In a press conference on Wednesday alongside Zelensky, the Ukrainian president denied that Trump had pressured him to investigate Biden. “So no pressure,” Trump said.

These developments were the latest to rock Capitol Hill as Democrats find themselves in the unprecedented position of possibly impeaching a sitting President during his re-election cycle.

The saga has been ongoing since the beginning of the month, when House Intelligence Committee Chairman Adam Schiff announced he had received a complaint from the intelligence community’s inspector general that was possibly related to areas of his committee’s investigation, but that Maguire had not complied with federal statutes mandating he give Schiff the complaint.

Reports that the complaint involved a request from Trump to Zelensky centering on Biden sparked a flurry of impeachment calls within the Democratic caucus, culminating in Pelosi’s announcement Tuesday that they were conducting a formal inquiry.

In the hours after Pelosi’s announcement that there would be a formal impeachment inquiry but that relevant committees would continue to work on their investigations, it became clear that impeachment would dominate the discourse in Washington for the immediate future. But even if the majority of Democrats were satisfied with their decision to move ahead with impeachment, the path forward seemed unclear to many.

Rep. Abigail Spanberger, another freshman who flipped a Republican district and endorsed an impeachment inquiry, told TIME Wednesday morning she had not been given clarity on what comes next. “My expectation from a Congress that is doing its constitutional duty to make sure we’re protecting the Constitution is that we will have a thoughtful process where we work to ensure that we have held up every bit of evidence necessary to either prove or disprove these allegations,” she said.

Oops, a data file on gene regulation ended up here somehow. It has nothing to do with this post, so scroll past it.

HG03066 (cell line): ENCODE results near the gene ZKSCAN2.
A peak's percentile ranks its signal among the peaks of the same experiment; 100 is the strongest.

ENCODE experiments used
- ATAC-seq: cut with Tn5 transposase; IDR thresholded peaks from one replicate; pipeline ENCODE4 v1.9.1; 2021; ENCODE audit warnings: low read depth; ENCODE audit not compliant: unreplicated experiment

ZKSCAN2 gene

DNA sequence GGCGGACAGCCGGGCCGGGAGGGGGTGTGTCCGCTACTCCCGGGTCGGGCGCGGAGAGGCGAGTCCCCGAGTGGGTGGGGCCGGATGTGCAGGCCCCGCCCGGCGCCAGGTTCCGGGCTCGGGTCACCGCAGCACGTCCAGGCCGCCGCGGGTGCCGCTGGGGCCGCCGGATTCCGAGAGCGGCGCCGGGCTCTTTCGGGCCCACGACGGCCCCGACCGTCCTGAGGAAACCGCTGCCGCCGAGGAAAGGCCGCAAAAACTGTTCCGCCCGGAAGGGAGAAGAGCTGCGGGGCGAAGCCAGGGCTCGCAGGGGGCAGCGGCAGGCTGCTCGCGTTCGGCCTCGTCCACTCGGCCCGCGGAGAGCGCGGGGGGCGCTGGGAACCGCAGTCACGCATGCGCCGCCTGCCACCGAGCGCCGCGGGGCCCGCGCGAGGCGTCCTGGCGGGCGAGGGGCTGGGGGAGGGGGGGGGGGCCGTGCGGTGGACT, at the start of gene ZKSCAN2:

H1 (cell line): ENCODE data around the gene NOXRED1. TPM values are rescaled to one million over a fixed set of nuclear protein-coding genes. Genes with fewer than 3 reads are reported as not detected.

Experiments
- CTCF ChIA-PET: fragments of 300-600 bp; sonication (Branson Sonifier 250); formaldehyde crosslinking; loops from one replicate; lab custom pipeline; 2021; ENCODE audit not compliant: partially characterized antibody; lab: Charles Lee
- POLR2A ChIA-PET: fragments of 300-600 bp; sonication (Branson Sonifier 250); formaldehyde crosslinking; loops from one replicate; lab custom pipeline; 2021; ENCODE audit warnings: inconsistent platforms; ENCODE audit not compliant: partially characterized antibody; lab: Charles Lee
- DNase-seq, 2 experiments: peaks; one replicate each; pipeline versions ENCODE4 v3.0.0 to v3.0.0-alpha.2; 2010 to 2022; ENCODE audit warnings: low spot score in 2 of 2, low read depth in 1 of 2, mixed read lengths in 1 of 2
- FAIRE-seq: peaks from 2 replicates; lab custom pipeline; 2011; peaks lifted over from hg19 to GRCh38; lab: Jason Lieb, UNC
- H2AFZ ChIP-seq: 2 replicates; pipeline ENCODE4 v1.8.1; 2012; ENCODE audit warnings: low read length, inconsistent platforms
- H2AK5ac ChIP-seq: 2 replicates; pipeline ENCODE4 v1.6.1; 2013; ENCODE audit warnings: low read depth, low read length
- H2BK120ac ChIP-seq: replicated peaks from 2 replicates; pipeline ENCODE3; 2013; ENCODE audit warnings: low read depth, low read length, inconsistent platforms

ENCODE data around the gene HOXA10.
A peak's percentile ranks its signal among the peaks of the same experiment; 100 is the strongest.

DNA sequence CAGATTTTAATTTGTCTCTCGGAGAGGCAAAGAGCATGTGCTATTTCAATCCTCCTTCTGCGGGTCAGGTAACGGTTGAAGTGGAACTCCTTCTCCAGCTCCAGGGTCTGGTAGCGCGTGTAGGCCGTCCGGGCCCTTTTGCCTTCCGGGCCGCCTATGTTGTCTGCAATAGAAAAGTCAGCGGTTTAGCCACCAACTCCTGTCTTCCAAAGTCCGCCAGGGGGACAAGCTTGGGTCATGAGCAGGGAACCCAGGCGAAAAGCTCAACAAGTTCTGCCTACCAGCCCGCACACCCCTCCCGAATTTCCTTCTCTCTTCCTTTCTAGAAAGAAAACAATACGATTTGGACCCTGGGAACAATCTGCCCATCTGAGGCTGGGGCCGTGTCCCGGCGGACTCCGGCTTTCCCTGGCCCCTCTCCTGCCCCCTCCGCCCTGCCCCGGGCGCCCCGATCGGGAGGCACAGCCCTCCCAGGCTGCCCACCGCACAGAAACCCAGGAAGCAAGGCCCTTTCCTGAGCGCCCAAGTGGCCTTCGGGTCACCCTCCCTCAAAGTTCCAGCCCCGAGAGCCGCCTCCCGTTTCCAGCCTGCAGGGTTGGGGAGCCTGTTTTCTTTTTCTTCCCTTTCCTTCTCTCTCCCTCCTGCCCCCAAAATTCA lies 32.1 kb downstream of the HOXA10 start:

But the logistics on how or when that would happen have not been entirely laid out. Several lawmakers said that the six committees with the chief investigative power – Intelligence, Oversight, Ways and Means, Judiciary, Financial Services and Foreign Affairs – would continue their probes and funnel any recommendations for impeachment through the judiciary committee.

But while Democrats have said they would like to work “expeditiously,” and some have predicted action will be taken before the end of the year, they were not provided with a definitive timeline for completion.

And while it’s clear impeachment is now the popular stance to take —with more than 200 Democrats saying they support some action toward impeachment — there are still some dissenters within the caucus. And even if it occurs in the House of Representatives, it would still be a tall order for the Senate, which is controlled by Republicans.

“I think it’s going to be a little difficult to talk about a failed impeachment. And it will be a failed impeachment,” said New Jersey Rep. Jeff Van Drew, who opposes an impeachment inquiry. “I believe that my opinion is a minority opinion, and I believe that I have to do what I think is right.”

Write to Alana Abramson at Alana.Abramson@time.com and Lissandra Villa at lissandra.villa@time.com.